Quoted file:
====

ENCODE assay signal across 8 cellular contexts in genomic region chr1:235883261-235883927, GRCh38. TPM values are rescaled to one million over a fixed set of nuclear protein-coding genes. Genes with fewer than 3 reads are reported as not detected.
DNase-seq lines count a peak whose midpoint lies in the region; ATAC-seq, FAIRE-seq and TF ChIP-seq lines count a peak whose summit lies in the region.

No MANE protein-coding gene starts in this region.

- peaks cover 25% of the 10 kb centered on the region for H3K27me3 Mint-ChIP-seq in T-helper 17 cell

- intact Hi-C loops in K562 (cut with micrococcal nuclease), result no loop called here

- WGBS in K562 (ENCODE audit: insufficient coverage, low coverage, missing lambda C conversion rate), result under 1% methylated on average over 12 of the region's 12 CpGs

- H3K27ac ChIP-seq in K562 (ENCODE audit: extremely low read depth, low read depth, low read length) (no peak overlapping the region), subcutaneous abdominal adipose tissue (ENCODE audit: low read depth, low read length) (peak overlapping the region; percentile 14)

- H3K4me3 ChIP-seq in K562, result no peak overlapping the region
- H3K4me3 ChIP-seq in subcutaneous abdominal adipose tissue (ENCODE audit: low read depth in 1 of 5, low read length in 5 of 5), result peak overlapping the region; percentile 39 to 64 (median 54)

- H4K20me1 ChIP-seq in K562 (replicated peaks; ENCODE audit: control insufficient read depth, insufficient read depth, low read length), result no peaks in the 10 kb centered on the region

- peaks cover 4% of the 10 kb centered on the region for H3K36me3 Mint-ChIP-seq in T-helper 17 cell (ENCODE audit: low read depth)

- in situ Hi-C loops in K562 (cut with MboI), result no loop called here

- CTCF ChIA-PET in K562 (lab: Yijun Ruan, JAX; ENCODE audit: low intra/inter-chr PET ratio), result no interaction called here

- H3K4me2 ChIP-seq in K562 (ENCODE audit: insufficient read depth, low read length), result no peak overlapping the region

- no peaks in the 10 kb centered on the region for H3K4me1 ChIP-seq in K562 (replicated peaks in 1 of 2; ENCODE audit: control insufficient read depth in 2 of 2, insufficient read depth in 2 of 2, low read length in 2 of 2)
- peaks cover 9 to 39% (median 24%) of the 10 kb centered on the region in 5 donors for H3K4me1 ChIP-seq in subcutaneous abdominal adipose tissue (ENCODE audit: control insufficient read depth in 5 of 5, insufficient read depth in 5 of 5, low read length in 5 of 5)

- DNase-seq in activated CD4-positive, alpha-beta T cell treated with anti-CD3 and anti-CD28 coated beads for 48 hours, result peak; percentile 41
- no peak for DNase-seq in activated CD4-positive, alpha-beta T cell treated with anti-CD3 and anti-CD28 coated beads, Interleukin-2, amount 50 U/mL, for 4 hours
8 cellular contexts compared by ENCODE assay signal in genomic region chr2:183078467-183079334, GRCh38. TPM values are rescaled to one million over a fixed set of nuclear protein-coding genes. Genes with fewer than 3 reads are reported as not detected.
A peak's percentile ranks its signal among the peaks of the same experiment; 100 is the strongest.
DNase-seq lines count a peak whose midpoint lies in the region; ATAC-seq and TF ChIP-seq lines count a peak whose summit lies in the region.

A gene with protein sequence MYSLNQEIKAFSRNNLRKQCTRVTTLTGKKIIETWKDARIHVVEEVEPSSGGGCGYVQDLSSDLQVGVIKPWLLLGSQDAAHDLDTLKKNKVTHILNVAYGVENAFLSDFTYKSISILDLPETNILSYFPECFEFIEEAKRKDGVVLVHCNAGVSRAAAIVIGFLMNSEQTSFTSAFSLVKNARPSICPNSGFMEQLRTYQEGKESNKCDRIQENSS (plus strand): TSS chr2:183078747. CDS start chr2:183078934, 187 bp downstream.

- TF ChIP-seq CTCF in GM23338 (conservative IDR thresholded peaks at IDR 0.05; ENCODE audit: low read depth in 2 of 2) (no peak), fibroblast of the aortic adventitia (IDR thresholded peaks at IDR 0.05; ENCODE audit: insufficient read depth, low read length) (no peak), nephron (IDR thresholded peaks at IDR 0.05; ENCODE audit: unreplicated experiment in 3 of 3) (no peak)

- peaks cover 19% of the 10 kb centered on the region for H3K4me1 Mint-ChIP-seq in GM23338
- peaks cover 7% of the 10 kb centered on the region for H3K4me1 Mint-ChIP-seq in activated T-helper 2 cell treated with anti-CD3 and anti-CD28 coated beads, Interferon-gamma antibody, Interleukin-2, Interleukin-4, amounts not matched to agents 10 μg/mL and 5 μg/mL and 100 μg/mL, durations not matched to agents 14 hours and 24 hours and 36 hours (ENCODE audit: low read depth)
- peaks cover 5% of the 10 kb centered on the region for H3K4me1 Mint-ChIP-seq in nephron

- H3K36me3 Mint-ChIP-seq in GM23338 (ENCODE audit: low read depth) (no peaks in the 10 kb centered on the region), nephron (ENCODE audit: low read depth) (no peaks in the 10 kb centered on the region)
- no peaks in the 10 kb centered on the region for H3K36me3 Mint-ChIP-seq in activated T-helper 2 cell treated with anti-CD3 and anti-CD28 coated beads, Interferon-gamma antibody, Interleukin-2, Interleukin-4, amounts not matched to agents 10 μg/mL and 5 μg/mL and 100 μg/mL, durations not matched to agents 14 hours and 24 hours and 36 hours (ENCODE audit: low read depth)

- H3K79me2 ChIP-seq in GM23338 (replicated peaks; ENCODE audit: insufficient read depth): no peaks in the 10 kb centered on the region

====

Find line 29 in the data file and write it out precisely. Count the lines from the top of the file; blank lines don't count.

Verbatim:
- H3K79me2 ChIP-seq in GM23338 (replicated peaks; ENCODE audit: insufficient read depth): no peaks in the 10 kb centered on the region